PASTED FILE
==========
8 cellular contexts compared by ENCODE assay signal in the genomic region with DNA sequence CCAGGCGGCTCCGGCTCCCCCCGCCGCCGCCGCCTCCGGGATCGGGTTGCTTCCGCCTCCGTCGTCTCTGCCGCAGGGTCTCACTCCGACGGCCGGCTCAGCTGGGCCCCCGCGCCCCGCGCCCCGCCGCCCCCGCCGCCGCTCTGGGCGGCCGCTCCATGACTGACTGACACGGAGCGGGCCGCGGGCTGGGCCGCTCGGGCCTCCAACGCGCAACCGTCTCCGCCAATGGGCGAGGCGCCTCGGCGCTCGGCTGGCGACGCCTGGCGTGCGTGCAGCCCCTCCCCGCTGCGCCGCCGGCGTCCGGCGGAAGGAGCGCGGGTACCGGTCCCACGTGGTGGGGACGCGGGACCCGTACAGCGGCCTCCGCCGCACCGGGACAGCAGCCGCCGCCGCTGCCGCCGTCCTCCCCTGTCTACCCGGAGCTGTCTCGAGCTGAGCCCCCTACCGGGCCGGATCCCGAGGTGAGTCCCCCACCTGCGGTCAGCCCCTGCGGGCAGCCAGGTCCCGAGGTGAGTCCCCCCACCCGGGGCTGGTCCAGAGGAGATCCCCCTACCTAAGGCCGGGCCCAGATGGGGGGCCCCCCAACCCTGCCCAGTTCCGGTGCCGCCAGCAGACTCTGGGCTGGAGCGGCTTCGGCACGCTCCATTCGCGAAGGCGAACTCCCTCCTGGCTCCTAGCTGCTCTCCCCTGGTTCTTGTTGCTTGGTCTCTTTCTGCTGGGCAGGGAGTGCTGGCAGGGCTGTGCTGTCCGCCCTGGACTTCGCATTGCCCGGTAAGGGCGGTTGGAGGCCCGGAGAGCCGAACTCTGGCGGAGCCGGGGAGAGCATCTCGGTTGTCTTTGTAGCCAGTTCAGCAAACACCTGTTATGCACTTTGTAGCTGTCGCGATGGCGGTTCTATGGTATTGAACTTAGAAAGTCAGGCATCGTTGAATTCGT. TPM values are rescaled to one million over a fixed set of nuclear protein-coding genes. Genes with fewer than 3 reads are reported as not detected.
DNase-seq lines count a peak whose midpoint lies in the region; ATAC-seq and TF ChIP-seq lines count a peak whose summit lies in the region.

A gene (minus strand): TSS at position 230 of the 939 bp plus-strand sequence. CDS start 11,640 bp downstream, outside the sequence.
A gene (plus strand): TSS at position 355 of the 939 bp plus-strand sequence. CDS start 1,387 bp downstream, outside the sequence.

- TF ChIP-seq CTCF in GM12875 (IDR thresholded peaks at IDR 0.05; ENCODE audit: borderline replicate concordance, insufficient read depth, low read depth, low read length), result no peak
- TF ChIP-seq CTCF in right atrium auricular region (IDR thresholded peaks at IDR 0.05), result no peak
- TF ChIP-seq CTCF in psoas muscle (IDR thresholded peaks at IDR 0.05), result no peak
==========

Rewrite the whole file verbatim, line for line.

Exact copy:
8 cellular contexts compared by ENCODE assay signal in the genomic region with DNA sequence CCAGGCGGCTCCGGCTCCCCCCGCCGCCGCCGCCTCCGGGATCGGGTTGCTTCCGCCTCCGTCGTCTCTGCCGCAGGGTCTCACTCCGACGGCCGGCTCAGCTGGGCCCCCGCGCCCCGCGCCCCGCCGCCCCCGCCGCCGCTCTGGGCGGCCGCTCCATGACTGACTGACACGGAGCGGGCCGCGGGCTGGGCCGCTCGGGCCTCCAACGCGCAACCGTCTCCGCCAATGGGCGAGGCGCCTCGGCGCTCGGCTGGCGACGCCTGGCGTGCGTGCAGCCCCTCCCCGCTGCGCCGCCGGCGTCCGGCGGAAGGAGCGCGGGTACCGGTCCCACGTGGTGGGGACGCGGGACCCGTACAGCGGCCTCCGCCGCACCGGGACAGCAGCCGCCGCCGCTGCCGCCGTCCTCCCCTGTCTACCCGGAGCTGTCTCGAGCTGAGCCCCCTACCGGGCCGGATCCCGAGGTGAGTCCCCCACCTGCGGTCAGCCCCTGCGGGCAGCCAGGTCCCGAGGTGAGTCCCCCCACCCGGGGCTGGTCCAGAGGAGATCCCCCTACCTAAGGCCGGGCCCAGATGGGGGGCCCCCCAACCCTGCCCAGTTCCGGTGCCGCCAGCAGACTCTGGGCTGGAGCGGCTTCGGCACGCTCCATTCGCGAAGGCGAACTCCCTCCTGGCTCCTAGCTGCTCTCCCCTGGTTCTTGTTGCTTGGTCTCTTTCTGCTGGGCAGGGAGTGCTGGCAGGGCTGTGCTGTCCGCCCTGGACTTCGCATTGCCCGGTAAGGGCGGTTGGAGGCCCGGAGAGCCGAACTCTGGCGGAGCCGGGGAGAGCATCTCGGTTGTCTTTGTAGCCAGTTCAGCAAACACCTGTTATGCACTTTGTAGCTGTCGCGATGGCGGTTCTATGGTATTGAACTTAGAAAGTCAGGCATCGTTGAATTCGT. TPM values are rescaled to one million over a fixed set of nuclear protein-coding genes. Genes with fewer than 3 reads are reported as not detected.
DNase-seq lines count a peak whose midpoint lies in the region; ATAC-seq and TF ChIP-seq lines count a peak whose summit lies in the region.

A gene (minus strand): TSS at position 230 of the 939 bp plus-strand sequence. CDS start 11,640 bp downstream, outside the sequence.
A gene (plus strand): TSS at position 355 of the 939 bp plus-strand sequence. CDS start 1,387 bp downstream, outside the sequence.

- TF ChIP-seq CTCF in GM12875 (IDR thresholded peaks at IDR 0.05; ENCODE audit: borderline replicate concordance, insufficient read depth, low read depth, low read length), result no peak
- TF ChIP-seq CTCF in right atrium auricular region (IDR thresholded peaks at IDR 0.05), result no peak
- TF ChIP-seq CTCF in psoas muscle (IDR thresholded peaks at IDR 0.05), result no peak